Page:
Laminating wood question

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Forum topic by fudzeffer posted 12-16-2014 05:52 PM 520 views 0 times favorited 1 reply Add to Favorites Watch
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4 posts in 692 days

12-16-2014 05:52 PM

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Hi guys,

I wanted to pick your brains about a project I am looking at doing. I want to make a cribbage board for my wife for Christmas and I would like to make it a little fancier than a slab of wood. I also want to keep cost down so I have a slab of bamboo stock in my garage/shop that I thought about using but I wanted to know if I could create a lamination with another wood to give it some contrast and visual appeal. I looked up some wood expansion charts but I didn’t even see bamboo listed.

I appreciate your help.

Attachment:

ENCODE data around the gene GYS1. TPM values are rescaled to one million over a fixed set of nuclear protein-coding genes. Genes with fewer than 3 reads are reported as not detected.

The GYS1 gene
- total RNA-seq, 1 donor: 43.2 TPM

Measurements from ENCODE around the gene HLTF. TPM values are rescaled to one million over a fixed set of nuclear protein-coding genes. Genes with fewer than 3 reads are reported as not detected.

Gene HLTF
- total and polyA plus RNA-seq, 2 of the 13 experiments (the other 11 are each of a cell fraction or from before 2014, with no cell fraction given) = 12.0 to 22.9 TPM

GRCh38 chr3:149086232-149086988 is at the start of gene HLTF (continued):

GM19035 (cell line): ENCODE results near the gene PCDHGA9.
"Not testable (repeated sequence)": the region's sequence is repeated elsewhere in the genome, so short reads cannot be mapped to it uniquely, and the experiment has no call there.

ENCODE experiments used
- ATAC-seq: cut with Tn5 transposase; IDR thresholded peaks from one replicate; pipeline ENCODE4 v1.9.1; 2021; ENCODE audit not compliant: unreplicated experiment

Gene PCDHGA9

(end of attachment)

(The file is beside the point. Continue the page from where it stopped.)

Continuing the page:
I love the smell of cedar in the morning!

1 reply so far

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2263 posts in 1791 days

#1 posted 12-16-2014 06:48 PM

I did a quick search and found a site that listed the dimensional change coefficient of bamboo as 0.00144. That seems to be around average for most other common species of quartersawn hardwood. Walnut was on the high end at 0.00190. A 4% MC change on a 4” plank of each of those species yields a difference in expansion of around .007 inches. So, they’re pretty darn close. I don’t suspect there would be a problem.

Note that those expansion coefficients for common hardwoods were based on quartsawn lumber. For flatsawn, the numbers can double in some cases. So, I would probably orient the laminations so your other species’ growth rings run perpendicular to the joint line wit the bamboo.

Edit : This is assuming this is actual bamboo stock, and not Plyboo or something equivalent.

-- - The mightiest oak in the forest is just a little nut that held its ground.

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